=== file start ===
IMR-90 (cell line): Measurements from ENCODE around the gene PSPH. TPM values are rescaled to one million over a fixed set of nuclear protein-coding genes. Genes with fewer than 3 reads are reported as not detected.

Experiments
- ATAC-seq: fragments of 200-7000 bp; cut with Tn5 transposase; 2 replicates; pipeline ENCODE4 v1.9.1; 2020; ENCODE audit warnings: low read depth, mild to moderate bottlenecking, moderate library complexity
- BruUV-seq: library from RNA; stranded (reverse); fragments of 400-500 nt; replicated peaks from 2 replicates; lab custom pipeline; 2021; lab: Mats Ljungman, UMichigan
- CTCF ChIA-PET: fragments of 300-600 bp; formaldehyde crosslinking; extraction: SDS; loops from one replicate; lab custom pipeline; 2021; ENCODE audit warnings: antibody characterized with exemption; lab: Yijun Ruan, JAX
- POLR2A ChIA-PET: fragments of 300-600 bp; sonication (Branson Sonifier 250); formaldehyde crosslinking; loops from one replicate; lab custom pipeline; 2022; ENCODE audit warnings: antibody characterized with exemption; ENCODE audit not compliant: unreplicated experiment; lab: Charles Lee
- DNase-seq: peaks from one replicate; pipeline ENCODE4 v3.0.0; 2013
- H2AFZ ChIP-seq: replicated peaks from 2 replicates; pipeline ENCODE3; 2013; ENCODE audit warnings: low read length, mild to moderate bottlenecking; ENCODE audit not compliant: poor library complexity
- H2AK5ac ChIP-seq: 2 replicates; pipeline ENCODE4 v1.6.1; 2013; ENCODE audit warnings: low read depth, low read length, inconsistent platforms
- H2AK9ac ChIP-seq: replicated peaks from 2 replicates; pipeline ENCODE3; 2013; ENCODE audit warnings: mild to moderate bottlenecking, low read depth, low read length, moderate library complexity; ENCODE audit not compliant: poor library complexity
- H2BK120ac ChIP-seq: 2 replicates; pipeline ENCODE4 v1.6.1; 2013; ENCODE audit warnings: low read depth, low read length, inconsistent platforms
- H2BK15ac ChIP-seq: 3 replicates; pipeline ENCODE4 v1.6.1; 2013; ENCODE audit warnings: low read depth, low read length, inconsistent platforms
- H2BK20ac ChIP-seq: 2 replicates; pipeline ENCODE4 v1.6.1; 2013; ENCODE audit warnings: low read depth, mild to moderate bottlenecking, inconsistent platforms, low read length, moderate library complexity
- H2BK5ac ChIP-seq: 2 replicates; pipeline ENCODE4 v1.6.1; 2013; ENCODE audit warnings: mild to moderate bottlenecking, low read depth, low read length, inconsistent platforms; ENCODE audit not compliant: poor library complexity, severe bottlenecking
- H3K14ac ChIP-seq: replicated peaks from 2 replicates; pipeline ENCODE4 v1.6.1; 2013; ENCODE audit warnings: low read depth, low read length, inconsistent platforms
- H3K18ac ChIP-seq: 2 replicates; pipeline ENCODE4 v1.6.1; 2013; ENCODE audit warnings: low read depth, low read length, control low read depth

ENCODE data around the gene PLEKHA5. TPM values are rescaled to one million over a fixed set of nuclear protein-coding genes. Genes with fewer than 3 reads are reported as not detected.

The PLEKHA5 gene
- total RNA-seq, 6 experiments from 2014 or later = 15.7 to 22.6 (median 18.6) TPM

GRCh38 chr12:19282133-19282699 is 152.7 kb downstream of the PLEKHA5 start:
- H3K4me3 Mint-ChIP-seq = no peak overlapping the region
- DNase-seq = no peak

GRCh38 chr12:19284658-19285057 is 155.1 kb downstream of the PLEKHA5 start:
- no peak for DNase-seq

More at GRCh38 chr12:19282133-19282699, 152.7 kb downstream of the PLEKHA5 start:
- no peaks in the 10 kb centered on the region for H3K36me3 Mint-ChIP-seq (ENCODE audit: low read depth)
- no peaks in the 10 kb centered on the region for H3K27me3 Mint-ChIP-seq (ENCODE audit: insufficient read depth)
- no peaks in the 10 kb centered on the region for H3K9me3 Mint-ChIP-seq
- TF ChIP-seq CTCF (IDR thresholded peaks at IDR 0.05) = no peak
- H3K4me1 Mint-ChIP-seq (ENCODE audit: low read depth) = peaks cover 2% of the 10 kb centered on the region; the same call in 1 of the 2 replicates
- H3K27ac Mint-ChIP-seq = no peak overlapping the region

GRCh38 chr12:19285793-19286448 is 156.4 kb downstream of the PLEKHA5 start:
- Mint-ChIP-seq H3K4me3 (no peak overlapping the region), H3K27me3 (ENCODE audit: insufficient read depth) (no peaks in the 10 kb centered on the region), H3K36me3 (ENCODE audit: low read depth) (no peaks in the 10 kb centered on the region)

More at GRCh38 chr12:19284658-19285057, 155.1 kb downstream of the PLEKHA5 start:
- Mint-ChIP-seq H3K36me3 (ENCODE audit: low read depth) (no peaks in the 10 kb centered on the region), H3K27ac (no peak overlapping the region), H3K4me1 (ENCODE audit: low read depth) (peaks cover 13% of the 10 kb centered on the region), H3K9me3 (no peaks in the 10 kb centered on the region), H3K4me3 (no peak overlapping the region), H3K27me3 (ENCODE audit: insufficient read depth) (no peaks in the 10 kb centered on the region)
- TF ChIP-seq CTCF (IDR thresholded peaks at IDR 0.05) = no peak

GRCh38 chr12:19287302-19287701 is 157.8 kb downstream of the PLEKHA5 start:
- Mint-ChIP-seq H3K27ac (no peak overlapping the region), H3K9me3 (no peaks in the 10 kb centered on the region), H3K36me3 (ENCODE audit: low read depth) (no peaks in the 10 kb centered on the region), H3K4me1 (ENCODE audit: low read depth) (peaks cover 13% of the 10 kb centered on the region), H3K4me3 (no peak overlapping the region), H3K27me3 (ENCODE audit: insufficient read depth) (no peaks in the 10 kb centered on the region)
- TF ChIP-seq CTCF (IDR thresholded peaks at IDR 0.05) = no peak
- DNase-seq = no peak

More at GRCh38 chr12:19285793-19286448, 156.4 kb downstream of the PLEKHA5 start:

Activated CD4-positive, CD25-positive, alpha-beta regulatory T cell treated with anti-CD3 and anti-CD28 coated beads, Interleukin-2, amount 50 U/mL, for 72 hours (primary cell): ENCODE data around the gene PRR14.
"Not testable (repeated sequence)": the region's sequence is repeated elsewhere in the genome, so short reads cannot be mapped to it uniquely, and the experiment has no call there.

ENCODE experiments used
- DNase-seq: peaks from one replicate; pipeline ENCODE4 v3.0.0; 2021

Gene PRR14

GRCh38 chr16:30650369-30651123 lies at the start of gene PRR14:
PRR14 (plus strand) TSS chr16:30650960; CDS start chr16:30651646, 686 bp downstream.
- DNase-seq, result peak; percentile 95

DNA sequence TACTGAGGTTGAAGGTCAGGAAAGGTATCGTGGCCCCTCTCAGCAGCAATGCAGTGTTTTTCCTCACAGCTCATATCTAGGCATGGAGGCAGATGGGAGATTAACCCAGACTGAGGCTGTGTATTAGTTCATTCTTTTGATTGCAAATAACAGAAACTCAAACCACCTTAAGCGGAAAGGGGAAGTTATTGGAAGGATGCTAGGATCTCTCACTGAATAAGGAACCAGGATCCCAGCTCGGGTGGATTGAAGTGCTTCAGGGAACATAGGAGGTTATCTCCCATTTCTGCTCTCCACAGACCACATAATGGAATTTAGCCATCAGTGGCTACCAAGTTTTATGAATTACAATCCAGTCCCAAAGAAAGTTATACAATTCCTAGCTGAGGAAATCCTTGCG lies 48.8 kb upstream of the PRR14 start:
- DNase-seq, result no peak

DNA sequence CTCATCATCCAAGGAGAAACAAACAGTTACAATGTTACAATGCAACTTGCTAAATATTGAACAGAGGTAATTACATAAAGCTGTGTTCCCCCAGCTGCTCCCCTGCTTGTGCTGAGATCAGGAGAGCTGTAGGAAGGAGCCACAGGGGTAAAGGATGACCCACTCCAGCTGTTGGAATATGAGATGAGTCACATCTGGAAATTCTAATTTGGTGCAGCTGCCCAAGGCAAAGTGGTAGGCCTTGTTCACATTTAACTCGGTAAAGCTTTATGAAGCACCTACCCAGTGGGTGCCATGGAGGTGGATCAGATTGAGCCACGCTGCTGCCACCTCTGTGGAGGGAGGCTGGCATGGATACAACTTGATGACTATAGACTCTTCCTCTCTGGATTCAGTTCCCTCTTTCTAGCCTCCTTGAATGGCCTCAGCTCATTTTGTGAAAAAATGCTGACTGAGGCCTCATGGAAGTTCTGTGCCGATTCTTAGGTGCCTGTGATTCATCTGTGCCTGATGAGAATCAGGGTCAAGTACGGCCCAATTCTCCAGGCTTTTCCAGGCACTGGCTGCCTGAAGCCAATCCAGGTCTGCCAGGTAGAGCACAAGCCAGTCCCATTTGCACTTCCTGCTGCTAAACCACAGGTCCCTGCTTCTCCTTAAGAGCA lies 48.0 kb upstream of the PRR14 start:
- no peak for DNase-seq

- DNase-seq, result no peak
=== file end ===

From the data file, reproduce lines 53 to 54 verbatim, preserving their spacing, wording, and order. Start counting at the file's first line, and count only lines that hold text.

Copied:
- no peak for DNase-seq

- DNase-seq, result no peak